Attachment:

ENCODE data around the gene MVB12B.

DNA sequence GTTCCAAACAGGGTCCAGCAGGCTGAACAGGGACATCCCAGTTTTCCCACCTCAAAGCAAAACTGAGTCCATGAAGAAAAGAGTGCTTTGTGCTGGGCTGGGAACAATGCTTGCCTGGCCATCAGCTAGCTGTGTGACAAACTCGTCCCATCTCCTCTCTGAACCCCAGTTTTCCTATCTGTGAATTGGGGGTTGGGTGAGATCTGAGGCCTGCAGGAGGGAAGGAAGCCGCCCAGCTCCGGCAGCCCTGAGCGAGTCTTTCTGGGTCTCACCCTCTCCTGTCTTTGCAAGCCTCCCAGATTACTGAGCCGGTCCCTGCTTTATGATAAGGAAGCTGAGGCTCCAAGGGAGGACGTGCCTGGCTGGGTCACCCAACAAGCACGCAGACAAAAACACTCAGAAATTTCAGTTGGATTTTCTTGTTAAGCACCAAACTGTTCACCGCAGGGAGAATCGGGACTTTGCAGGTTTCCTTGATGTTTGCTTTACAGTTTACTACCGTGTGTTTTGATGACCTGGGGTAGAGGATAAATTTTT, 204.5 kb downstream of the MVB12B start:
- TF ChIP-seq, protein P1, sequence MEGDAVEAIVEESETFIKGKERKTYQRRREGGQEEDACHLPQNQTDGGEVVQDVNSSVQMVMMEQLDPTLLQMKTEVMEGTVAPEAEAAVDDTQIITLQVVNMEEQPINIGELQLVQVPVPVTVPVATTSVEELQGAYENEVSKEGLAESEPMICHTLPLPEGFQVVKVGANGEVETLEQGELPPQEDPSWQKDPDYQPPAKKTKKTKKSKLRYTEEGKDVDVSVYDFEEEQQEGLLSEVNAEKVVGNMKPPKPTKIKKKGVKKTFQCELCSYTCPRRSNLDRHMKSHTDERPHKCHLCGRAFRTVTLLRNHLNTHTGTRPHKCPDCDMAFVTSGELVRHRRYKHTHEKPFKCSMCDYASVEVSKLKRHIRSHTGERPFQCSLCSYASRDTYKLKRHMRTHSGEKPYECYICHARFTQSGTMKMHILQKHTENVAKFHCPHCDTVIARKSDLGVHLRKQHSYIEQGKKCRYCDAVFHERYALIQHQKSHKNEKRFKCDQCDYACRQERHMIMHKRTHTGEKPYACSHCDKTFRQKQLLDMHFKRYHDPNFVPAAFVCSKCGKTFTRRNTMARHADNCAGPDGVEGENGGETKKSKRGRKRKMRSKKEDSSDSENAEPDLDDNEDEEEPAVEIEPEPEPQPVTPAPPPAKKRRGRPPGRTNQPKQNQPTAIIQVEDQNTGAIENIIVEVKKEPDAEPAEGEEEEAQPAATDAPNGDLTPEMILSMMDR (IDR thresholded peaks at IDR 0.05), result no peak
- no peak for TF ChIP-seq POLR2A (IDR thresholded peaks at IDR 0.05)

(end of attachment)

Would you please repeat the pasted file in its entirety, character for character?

ENCODE data around the gene MVB12B.

DNA sequence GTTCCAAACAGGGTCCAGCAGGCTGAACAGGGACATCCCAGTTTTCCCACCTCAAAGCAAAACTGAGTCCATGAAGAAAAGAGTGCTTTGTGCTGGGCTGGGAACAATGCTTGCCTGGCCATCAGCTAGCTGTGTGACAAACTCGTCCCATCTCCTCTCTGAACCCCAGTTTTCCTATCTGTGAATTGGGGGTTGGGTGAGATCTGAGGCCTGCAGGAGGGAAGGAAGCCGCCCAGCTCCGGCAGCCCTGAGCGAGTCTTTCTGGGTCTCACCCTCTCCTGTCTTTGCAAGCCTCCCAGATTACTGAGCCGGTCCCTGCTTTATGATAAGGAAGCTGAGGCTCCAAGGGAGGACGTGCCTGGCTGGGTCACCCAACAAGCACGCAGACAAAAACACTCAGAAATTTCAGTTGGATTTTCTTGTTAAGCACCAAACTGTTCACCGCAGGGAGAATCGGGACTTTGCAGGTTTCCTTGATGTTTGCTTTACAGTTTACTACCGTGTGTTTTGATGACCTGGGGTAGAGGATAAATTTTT, 204.5 kb downstream of the MVB12B start:
- TF ChIP-seq, protein P1, sequence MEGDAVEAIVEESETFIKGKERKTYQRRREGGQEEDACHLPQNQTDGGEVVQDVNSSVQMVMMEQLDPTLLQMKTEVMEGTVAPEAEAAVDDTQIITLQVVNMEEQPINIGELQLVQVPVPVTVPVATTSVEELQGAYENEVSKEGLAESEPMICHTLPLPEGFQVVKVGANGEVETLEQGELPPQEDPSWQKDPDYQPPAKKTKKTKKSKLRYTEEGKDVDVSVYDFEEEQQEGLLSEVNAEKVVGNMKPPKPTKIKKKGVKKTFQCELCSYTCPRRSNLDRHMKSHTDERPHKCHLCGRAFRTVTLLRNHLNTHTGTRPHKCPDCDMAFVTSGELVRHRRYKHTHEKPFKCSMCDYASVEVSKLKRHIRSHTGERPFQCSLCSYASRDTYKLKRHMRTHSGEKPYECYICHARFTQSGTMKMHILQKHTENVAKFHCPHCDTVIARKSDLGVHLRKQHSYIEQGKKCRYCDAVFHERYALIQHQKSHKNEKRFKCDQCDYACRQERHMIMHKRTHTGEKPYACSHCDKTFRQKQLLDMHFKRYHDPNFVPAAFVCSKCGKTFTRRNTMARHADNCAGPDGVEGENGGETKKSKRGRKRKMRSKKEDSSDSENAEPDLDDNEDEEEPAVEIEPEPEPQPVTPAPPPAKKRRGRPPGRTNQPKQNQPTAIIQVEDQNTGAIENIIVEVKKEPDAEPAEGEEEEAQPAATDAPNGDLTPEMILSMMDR (IDR thresholded peaks at IDR 0.05), result no peak
- no peak for TF ChIP-seq POLR2A (IDR thresholded peaks at IDR 0.05)